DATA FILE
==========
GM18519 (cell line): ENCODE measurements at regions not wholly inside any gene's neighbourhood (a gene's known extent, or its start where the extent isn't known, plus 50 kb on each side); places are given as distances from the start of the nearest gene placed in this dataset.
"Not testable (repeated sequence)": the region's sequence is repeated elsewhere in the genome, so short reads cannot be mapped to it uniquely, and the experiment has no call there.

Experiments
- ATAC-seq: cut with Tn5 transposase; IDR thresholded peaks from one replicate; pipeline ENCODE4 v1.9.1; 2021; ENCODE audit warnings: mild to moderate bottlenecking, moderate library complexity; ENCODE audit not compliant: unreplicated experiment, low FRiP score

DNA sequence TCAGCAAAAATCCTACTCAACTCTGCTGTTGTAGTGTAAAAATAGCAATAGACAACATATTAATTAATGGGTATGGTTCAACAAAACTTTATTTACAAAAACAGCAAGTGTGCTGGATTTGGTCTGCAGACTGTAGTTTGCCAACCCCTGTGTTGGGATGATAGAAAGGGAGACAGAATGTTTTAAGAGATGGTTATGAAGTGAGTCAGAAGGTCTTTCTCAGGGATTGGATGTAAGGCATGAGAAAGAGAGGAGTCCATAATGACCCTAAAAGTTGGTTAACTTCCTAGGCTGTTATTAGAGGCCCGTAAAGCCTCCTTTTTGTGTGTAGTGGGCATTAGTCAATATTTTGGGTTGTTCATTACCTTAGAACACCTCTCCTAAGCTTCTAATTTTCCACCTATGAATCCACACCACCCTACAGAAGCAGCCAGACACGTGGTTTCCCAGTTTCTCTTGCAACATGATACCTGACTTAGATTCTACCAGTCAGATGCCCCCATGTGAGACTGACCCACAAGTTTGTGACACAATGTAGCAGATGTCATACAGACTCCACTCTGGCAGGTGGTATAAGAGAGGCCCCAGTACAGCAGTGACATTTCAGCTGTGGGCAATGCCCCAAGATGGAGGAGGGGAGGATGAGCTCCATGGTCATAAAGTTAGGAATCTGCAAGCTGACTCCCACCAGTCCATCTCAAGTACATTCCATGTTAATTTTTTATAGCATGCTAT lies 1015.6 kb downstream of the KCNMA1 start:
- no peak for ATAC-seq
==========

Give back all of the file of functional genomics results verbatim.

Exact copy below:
GM18519 (cell line): ENCODE measurements at regions not wholly inside any gene's neighbourhood (a gene's known extent, or its start where the extent isn't known, plus 50 kb on each side); places are given as distances from the start of the nearest gene placed in this dataset.
"Not testable (repeated sequence)": the region's sequence is repeated elsewhere in the genome, so short reads cannot be mapped to it uniquely, and the experiment has no call there.

Experiments
- ATAC-seq: cut with Tn5 transposase; IDR thresholded peaks from one replicate; pipeline ENCODE4 v1.9.1; 2021; ENCODE audit warnings: mild to moderate bottlenecking, moderate library complexity; ENCODE audit not compliant: unreplicated experiment, low FRiP score

DNA sequence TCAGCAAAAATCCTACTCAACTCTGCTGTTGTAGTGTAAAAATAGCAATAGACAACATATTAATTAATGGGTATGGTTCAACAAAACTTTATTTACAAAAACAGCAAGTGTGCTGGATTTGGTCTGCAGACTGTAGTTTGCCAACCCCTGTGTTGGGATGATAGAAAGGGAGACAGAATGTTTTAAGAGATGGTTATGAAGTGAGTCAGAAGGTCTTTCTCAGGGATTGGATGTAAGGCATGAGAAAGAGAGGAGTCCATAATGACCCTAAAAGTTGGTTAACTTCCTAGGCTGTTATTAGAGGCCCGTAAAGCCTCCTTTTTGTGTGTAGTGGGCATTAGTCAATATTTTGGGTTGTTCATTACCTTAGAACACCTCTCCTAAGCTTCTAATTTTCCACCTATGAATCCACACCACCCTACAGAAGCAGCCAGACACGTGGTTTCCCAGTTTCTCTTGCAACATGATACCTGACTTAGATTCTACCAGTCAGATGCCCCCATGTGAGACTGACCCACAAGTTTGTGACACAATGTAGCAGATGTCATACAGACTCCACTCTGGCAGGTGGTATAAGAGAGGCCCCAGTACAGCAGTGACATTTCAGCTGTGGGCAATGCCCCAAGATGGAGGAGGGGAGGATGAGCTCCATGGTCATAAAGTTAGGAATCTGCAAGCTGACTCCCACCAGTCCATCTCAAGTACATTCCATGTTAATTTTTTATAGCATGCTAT lies 1015.6 kb downstream of the KCNMA1 start:
- no peak for ATAC-seq